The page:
The first tenant moved its employees into the new World Trade in New York City on Nov. 3, 2014. It was 13 years since the tragic events of September 11, 2001, which took down the World Trade Center Twin Towers in Lower Manhattan. The site of much heartbreak, scrutiny and controversy, the new tower is now open for business. Here are 10 things you didn’t know about the new World Trade Center.
Sources: NYTimes.com, OneWTC.com, BBC.com, HuffingtonPost.co.uk, Gothamist.com, Telegraph.co.uk, ABCNews.Go.com
Statistics are quite impressive. The new building contains enough glass in its exterior to cover 20 professional football fields. The tower itself is made of as much steel as 20,000 cars. It has enough concrete in it to build a four-inch sidewalk from New York to Chicago — about 790 miles (1271 kilometers).
Having gone exceeded its estimated cost several times over, the tower finished construction with a price tag of $3.9 billion. The tower was originally scheduled to open in 2006 but suffered serious delays due to financing and design, pushing its opening date back eight years.
With its attached spire, One World Trade stands at 1,776 feet (541 meters), the tallest in the western hemisphere. The tower is 104 stories tall with a three-floor observatory at the top that is set to open in the spring of 2015. The height is significant — 1776 was the year of the U.S. revolution against colonial rule, and the year the Declaration of Independence was signed. The original Twin Towers were more than 400 feet shorter than the new tower.
Irish artist Marcus Robinson spent more than 2,000 days over eight years filming the progress as the new tower rose again against the New York City skyline. The film employs time-lapse photography to embody the spirit of renewal and resilience in the One World Trade project.
Condé Nast, the publishing company that includes magazines such as Vanity Fair and Vogue, was the first company to move its employees into their new offices in One World Trade. Sixty percent of the building’s office space has been leased to companies and agencies such as the U.S. Army Corps of Engineers, the U.S. Customs and Border Protection and Vantone Industrial Co.
The Port Authority, a government agency controlled by the governors of New York and New Jersey, is responsible for much of the transportation to and from New York City. It is also the owner of the new 1 WTC building, as well as the 16-acre site it sits on. Five percent of the building’s equity was sold to the Durst Organization, a private real estate company, for approximately $100 million to help with the management of the building.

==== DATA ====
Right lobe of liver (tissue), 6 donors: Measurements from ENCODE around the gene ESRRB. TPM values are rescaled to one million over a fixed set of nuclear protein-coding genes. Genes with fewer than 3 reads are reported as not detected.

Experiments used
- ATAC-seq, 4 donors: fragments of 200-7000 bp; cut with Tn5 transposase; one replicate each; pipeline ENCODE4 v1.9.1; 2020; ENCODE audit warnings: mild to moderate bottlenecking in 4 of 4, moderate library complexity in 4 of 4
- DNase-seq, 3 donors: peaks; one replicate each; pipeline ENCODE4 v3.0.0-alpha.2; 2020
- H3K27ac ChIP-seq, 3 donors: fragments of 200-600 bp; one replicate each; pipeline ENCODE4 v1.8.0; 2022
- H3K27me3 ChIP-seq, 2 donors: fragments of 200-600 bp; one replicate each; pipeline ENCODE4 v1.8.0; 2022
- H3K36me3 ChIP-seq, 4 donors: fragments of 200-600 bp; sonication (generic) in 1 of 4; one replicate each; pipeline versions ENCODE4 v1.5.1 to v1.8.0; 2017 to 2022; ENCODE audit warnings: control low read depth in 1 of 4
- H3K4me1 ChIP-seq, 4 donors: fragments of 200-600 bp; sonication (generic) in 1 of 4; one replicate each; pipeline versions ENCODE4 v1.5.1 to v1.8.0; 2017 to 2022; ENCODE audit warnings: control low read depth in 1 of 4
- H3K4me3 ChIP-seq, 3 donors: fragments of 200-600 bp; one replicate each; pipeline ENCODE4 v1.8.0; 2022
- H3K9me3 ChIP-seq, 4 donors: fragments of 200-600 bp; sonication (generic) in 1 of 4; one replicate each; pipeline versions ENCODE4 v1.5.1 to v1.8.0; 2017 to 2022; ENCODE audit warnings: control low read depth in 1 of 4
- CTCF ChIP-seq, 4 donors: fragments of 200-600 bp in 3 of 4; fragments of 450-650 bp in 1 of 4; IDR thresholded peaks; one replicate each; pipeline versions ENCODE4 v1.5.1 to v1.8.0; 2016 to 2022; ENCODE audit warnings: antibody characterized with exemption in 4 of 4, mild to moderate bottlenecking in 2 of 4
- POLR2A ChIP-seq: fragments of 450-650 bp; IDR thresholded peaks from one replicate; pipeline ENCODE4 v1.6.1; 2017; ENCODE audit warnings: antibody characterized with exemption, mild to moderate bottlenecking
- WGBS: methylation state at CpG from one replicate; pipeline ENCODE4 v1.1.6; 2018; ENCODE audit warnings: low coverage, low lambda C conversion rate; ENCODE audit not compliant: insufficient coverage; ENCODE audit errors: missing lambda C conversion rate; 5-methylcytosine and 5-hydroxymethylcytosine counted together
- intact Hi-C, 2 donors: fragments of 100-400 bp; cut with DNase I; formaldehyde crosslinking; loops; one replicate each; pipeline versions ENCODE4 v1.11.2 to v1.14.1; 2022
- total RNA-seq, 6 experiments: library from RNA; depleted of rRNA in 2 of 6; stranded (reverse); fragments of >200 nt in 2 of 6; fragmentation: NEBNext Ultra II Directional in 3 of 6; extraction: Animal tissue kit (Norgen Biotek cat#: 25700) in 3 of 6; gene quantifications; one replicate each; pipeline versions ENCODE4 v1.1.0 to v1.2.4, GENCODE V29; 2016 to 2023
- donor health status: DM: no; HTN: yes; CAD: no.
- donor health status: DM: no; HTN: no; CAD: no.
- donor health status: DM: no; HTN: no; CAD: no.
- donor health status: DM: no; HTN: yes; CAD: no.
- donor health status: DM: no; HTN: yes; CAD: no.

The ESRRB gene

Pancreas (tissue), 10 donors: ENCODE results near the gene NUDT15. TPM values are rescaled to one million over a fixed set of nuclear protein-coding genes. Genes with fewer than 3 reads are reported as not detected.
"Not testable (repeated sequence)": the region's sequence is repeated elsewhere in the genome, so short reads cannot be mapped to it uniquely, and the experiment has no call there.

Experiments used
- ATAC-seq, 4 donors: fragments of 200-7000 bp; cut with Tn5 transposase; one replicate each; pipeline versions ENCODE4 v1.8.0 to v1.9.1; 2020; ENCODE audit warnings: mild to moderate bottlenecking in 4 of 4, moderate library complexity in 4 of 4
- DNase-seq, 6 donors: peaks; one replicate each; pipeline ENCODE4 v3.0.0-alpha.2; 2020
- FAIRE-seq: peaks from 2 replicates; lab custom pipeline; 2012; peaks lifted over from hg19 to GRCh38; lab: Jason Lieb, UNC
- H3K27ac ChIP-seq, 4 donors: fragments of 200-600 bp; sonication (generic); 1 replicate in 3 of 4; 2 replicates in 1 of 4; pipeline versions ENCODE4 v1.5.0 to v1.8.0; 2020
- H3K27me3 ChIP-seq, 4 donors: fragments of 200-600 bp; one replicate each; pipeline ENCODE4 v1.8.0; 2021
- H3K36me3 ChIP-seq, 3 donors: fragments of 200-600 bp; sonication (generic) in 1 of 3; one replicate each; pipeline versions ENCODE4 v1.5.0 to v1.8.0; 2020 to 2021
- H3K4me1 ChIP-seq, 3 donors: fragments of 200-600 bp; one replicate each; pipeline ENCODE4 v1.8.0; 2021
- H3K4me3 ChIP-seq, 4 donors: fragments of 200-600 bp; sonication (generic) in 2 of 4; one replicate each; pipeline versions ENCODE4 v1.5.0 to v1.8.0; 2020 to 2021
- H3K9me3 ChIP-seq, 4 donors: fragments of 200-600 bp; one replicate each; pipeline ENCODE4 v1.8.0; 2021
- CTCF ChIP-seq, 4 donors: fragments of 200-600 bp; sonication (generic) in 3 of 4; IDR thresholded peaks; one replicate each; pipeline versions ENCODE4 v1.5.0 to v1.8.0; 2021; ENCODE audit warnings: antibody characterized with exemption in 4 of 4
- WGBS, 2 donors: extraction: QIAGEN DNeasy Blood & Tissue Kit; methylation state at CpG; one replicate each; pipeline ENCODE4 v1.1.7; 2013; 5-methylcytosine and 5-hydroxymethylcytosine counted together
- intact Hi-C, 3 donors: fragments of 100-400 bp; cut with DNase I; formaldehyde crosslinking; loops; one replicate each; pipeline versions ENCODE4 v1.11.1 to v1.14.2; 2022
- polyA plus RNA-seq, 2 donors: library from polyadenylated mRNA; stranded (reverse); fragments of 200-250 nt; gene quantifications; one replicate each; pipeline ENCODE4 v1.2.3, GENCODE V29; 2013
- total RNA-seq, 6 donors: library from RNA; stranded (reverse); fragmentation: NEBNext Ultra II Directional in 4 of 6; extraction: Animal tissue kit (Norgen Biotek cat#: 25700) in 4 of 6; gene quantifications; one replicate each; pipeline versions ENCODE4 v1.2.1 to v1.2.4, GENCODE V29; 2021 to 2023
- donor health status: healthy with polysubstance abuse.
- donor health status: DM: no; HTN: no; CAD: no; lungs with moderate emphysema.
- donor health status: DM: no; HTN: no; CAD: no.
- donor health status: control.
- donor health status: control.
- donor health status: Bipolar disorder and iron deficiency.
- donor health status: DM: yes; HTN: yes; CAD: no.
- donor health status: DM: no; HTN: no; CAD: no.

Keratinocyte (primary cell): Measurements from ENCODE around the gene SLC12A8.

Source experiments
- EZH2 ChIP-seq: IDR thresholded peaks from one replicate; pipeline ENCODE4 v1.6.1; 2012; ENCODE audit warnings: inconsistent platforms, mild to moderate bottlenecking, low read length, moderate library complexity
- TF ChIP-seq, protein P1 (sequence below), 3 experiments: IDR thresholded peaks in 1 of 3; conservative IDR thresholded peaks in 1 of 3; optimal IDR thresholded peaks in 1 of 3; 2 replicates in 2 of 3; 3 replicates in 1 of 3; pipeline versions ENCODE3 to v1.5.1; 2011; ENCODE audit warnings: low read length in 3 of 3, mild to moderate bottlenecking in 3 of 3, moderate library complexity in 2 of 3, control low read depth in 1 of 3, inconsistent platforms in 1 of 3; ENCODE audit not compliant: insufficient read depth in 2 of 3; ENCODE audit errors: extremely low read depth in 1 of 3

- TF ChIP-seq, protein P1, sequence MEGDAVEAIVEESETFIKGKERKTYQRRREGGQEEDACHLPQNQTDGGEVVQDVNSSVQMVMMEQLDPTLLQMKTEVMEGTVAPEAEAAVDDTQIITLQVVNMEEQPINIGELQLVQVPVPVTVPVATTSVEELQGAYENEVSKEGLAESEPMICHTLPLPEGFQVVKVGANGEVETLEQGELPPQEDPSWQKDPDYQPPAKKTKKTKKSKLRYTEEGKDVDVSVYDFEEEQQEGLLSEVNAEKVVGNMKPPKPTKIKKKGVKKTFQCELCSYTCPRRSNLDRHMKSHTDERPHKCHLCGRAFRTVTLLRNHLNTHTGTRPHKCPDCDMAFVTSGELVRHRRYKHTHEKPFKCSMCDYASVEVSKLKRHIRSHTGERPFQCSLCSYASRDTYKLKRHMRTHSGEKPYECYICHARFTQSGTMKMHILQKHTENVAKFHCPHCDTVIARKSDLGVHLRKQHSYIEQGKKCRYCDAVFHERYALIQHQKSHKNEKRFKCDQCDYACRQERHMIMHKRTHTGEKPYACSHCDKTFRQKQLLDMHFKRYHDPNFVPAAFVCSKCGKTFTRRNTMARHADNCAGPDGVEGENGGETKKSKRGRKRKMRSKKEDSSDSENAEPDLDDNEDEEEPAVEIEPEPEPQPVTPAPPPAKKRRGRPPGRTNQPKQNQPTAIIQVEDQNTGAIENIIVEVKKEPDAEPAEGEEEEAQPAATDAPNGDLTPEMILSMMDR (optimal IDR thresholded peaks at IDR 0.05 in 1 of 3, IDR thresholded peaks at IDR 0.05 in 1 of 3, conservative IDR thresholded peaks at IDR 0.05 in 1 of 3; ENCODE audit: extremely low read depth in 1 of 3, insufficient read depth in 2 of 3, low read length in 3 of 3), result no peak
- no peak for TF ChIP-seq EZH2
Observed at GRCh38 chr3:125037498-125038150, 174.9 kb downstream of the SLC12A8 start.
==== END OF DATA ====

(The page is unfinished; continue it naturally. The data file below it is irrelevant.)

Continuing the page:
Steve Plate worked in the North Tower of the World Trade Center, but missed his train on the day of the 9/11 terror attacks after taking his son to school. Since then, he has been with the 1 WTC project, helping oversee the engineering of the new tower.
There are several instances where the new One World Trade building draws inspiration from the former Twin Towers. The lobby uses white marble taken from the lobby of the former World Trade Center. The central spire is visually reminiscent of the original building. The building’s 200-foot footprint is nearly identical to the footprints of the original Twin Towers.
Given the understandable concern about rebuilding the towers, extra security features were added to ensure the safety of One World Trade and its tenants. The construction includes a reinforced concrete base, pressurized stairwells, blast-resistant windows, biological and chemical filters through its ventilation system, and more. Security measures such as vehicle screening, surveillance cameras, and video-analytic computer software can detect potential threats.
Steps away from One World Trade are the 9/11 Memorial and Museum, including the north pool – a 30-foot-deep water wall at the base of the North Tower. An official for the organization that helped to develop the tower, Jordan Barowitz, said, “The building is open for business. It’s a beautiful building, it’s a historic building, but it’s an office building and it’s open for business.”